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Old 5th March 2018, 13:31   #256
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Originally Posted by himanshugoswami View Post
Perhaps something like the Mig 29 which closes its intakes during take off to prevent FOD and uses slats instead?

You need thrust to take off and that means sucking in huge amounts of air somewhere! Usually the engine inlet😀. Slats are found on the wing of some planes and let the wing work at a higher angle of attack.

Not sure about the MIG29, but some aircraft have the ability to alerted the air intake. Eg Concorde, but they use it going supersonic and it's purpose is to slow the air down.

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Old 5th March 2018, 14:53   #257
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Default Re: Combat Aircraft of the Indian Air Force

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Originally Posted by Jeroen View Post
You need thrust to take off and that means sucking in huge amounts of air somewhere! Usually the engine inlet😀. Slats are found on the wing of some planes and let the wing work at a higher angle of attack.

Not sure about the MIG29, but some aircraft have the ability to alerted the air intake. Eg Concorde, but they use it going supersonic and it's purpose is to slow the air down.

Jeroen
http://www.team-bhp.com/forum/commer...-rests-us.html

This has some pics that show the closed air intakes while take off an landing. IMHO the fulcrum is unique in this respect and this was engineered to enable it to take off and land on unprepared strips as well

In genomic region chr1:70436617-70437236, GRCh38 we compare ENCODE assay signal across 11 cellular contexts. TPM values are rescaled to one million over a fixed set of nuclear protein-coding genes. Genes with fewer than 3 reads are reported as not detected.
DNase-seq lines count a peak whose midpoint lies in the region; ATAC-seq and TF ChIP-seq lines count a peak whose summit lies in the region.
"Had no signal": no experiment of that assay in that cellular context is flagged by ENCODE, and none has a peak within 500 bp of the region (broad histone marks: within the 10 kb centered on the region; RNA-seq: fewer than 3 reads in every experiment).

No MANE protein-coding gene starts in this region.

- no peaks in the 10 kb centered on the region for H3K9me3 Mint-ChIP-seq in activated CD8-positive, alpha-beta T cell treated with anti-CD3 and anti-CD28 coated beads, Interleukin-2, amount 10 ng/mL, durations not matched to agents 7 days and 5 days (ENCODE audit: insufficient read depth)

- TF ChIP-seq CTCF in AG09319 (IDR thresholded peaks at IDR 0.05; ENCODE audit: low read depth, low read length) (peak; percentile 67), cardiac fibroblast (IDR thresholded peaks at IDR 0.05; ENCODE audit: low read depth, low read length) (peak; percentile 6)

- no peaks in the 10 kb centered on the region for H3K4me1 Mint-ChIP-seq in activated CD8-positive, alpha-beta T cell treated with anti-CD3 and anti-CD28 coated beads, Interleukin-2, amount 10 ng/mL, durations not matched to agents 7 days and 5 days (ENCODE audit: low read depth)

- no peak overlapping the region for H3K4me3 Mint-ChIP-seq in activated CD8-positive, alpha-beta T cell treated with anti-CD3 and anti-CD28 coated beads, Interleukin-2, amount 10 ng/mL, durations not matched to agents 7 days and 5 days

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Old 5th March 2018, 20:08   #258
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Default Re: Combat Aircraft of the Indian Air Force

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Originally Posted by himanshugoswami View Post
This has some pics that show the closed air intakes while take off an landing. IMHO the fulcrum is unique in this respect and this was engineered to enable it to take off and land on unprepared strips as well
Interesting. I find it quite extrodanary it can take off with these inlets closed. Those louvres upon the fuselage look much smaller then the regular intake.

But to your point, this is unique and certainly not the way it works for Tejas.

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Old 5th March 2018, 21:35   #259
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Default Re: Combat Aircraft of the Indian Air Force

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Originally Posted by Jeroen View Post
Interesting. I find it quite extrodanary it can take off with these inlets closed. Those louvres upon the fuselage look much smaller then the regular intake.

But to your point, this is unique and certainly not the way it works for Tejas.

Jeroen
The MiG-29 can indeed take off with the main inlets closed, breathing in from the overwing louvres. They're switch open/closed by nose landing gear - as soon the wheel touches down and weight is detected on the front undercarriage, the intake doors shut close ; vice versa, they open on rotation when the nose gear gets airborne. In the event of mechanical failure to open the main doors after take off, the MiG-29 can still operate at up to 800km/h.